# The Bulldozers and the Bee

## Problem

Two bulldozers (presumably driven by a pair of insane enemies) are $20$ miles apart, heading towards each other at $10$ miles per hour, on a collision course.

At the same time, a bee takes off from the blade of one bulldozer at $20$ miles per hour, towards the other bulldozer.

As soon as the bee reaches the other bulldozer, it reverses direction instantaneously and heads off at $20$ miles per hour back towards the first bulldozer.

It continues to do this until the bulldozers collide, squashing the bee between them and killing her.

The question is: how far does the bee fly before the collision?

## Solution

This is frequently asked as a trick question.

### The Long Answer

Let $d$ be the total distance the bee travels.

Let $D_1$ be the initial separation of the bulldozers in miles.

Let $d_n$ be the distance the bee travels on each leg of her journey.

Let $d'_n$ be the distance that one of the bulldozers travels during the time the bee travels $d_n$.

Let $D_n$ be the distance the bulldozers are apart at the start of each leg of the journey.

The bee travels twice as fast as each of the bulldozers. So on each leg, $d_n = 2 d'_n$.

Consider the $m$th leg of the journey.

The bee travels $d_m$, and the bulldozers travel $\dfrac {d_m} 2$. These two together equal $D_m$.

Therefore $d_m = \dfrac {2 D_m} 3$, while $d'_m = \dfrac {D_m} 3$.

At the start of leg $m + 1$, *both* bulldozers have covered the distance $\dfrac {D_m} 3$. So at the start of the second leg, the bulldozers are $D_{m + 1} = D_m - \dfrac {2 D_m} 3 = \dfrac {D_m} 3$.

This gives us a recurrence formula: $d_{n + 1} = \begin{cases} \dfrac {2 D_1} 3 & : n = 1 \\ \dfrac {d_n} 3 & : n > 1 \end{cases}$

It can be seen that the answer can be calculated by Sum of Geometric Sequence, and comes out as $20$ miles.

$\blacksquare$

### The Short Answer

The bulldozers are travelling at $10$ mph and are $20$ miles apart.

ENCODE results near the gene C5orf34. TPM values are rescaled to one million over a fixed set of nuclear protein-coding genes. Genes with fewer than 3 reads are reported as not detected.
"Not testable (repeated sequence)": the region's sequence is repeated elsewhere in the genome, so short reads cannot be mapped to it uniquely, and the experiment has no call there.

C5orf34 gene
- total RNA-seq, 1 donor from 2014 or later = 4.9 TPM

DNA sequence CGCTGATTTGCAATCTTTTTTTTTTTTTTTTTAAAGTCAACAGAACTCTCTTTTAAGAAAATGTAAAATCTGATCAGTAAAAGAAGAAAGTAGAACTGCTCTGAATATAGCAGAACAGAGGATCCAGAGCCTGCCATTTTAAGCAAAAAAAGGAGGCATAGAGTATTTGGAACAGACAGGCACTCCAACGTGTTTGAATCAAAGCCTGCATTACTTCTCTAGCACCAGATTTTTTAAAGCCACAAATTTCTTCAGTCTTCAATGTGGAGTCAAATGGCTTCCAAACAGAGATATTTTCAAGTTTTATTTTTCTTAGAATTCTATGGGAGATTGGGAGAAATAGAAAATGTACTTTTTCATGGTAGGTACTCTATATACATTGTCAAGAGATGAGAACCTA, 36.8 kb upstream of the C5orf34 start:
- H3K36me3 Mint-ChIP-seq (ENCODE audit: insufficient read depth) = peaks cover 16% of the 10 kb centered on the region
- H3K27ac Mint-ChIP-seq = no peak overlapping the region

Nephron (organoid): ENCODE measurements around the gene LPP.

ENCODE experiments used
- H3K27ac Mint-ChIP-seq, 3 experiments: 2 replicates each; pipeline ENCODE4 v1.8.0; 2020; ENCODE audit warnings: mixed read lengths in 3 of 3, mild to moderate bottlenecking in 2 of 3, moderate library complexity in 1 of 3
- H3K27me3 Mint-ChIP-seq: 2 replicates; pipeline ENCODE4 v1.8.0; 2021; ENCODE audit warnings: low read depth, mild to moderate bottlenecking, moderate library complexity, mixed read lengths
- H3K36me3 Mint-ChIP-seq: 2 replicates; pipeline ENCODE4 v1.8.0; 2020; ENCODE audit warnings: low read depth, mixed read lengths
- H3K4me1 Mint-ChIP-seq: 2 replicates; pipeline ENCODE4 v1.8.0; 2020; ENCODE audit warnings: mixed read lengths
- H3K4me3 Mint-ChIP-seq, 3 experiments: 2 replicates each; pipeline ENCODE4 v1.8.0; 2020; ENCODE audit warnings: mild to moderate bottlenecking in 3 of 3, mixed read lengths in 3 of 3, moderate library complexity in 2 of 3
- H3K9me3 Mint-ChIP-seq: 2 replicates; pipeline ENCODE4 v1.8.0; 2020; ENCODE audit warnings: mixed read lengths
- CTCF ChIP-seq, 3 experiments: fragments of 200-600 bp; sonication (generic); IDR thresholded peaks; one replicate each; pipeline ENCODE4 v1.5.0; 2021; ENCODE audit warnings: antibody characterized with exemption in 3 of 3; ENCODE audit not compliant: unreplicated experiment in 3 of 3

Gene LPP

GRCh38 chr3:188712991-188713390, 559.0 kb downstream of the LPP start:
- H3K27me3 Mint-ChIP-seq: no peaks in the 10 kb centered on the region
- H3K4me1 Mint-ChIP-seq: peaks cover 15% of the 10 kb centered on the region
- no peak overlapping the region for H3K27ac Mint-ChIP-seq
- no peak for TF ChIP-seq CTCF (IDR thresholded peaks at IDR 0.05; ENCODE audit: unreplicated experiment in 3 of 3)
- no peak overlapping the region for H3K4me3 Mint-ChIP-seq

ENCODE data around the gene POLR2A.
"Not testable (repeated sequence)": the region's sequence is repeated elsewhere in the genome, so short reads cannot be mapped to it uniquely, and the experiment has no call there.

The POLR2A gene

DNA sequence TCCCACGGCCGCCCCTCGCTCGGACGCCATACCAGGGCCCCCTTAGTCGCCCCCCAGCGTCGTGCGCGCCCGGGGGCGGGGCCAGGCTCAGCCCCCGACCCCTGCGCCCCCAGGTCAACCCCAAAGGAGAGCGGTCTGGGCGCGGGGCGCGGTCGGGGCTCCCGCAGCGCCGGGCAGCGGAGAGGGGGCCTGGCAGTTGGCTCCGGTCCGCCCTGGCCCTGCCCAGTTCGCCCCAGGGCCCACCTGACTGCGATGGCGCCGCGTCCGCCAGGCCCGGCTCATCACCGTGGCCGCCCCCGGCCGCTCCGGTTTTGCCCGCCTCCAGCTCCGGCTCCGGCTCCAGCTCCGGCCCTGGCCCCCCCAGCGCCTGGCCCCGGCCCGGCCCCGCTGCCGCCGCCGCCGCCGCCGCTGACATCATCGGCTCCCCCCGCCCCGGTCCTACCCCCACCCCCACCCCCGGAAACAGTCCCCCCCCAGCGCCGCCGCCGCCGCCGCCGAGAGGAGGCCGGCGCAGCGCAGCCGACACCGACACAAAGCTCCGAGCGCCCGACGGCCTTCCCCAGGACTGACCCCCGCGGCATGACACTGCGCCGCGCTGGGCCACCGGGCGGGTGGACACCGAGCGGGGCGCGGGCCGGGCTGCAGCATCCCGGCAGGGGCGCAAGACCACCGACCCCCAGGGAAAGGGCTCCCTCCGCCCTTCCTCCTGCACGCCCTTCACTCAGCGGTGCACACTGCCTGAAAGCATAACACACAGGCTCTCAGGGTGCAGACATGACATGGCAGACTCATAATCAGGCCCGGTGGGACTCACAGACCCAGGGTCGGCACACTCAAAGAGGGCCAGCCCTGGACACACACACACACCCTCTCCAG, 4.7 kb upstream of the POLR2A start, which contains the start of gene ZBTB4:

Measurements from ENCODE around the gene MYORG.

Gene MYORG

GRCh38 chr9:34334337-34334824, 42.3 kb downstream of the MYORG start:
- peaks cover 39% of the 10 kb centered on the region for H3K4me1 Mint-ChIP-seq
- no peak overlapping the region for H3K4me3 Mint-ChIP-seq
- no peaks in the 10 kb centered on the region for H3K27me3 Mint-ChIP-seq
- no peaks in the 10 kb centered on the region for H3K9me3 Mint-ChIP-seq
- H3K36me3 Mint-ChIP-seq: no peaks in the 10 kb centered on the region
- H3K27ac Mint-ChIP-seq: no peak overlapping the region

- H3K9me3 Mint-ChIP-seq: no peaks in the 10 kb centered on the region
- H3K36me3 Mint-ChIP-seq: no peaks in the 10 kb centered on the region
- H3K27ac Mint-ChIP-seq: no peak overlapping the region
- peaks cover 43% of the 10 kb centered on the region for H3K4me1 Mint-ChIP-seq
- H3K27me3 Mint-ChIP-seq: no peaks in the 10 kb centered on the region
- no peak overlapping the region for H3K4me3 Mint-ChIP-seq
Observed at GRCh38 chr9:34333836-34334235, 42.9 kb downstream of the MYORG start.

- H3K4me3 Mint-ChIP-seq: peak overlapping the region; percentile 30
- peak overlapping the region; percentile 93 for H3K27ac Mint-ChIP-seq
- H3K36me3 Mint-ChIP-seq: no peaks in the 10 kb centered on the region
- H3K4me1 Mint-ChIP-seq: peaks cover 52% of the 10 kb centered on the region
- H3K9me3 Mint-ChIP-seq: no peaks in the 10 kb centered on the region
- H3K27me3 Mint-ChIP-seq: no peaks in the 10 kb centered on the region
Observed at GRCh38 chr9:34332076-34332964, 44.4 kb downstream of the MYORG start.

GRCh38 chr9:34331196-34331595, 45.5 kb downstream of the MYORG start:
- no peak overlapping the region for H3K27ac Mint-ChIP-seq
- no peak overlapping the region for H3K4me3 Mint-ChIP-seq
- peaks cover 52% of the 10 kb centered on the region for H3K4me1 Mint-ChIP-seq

Therefore they travel $10$ miles each and collide after $1$ hour.

The bee is flying at $20$ mph and therefore travels $20$ miles in that time.

$\blacksquare$

## Pointless quibbles

Whether a bee can actually fly at $20$ miles per hour is doubtful, let alone sustain that speed for a whole hour. I may be completely wrong. This may be completely reasonable.

Even if she could, she could not reverse direction instantaneously. The laws of physics are completely against it.

## Historical Note

The problem of **The Bulldozers and the Bee** has been phrased in several different forms.

One many apocryphal tales concerning John von Neumann is that he was asked this question. He instantly gave the answer.

- "So you've heard this one then? You solved it the quick way?" he was asked.

- "I solved it by summing an infinite geometric progression. There's a quicker way?" was the reply.

Henry Ernest Dudeney, giving the answer to this problem based in a different context, reports that a French professor of mathematics exclaimed:

*"Mon Dieu, quelle sÃ©rie!"*

also completely overlooking the simple manner of solution.

The point is that there are (at least) two ways to solve the problem, and they come to the same value.

That is:

- $\ds 20 \times 2 \sum_{n \mathop \ge 1} \paren {\frac 1 3}^n = 20$

## Sources

- 1977: K.G. Binmore:
*Mathematical Analysis: A Straightforward Approach*... (previous) ... (next): $\S 4$: Convergent Sequences: $\S 4.1$: The bulldozers and the bee